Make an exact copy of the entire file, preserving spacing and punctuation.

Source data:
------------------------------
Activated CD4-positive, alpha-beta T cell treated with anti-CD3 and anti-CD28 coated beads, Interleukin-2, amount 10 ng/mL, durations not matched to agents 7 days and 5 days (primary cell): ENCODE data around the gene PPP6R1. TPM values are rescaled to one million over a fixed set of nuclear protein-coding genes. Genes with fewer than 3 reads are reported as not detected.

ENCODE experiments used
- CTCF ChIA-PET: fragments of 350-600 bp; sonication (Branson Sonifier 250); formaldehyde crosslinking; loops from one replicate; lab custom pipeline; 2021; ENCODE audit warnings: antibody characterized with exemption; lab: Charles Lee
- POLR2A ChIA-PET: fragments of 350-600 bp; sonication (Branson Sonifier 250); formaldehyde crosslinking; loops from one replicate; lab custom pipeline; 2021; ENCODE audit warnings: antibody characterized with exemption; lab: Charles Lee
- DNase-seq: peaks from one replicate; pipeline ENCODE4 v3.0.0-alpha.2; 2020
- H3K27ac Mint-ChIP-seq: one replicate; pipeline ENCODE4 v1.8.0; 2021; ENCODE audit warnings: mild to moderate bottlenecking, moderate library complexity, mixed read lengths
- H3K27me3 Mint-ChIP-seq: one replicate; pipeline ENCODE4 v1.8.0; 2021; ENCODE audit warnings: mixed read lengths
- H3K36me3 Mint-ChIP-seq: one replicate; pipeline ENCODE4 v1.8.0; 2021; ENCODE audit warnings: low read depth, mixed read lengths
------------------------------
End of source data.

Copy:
Activated CD4-positive, alpha-beta T cell treated with anti-CD3 and anti-CD28 coated beads, Interleukin-2, amount 10 ng/mL, durations not matched to agents 7 days and 5 days (primary cell): ENCODE data around the gene PPP6R1. TPM values are rescaled to one million over a fixed set of nuclear protein-coding genes. Genes with fewer than 3 reads are reported as not detected.

ENCODE experiments used
- CTCF ChIA-PET: fragments of 350-600 bp; sonication (Branson Sonifier 250); formaldehyde crosslinking; loops from one replicate; lab custom pipeline; 2021; ENCODE audit warnings: antibody characterized with exemption; lab: Charles Lee
- POLR2A ChIA-PET: fragments of 350-600 bp; sonication (Branson Sonifier 250); formaldehyde crosslinking; loops from one replicate; lab custom pipeline; 2021; ENCODE audit warnings: antibody characterized with exemption; lab: Charles Lee
- DNase-seq: peaks from one replicate; pipeline ENCODE4 v3.0.0-alpha.2; 2020
- H3K27ac Mint-ChIP-seq: one replicate; pipeline ENCODE4 v1.8.0; 2021; ENCODE audit warnings: mild to moderate bottlenecking, moderate library complexity, mixed read lengths
- H3K27me3 Mint-ChIP-seq: one replicate; pipeline ENCODE4 v1.8.0; 2021; ENCODE audit warnings: mixed read lengths
- H3K36me3 Mint-ChIP-seq: one replicate; pipeline ENCODE4 v1.8.0; 2021; ENCODE audit warnings: low read depth, mixed read lengths